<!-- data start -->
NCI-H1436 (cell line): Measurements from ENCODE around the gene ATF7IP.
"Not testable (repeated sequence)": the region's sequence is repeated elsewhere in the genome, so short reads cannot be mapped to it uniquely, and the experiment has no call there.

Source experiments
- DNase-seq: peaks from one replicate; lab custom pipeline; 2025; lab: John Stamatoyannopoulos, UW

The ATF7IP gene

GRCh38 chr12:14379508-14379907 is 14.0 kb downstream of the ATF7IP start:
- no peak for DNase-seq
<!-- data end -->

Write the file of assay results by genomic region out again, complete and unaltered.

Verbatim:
NCI-H1436 (cell line): Measurements from ENCODE around the gene ATF7IP.
"Not testable (repeated sequence)": the region's sequence is repeated elsewhere in the genome, so short reads cannot be mapped to it uniquely, and the experiment has no call there.

Source experiments
- DNase-seq: peaks from one replicate; lab custom pipeline; 2025; lab: John Stamatoyannopoulos, UW

The ATF7IP gene

GRCh38 chr12:14379508-14379907 is 14.0 kb downstream of the ATF7IP start:
- no peak for DNase-seq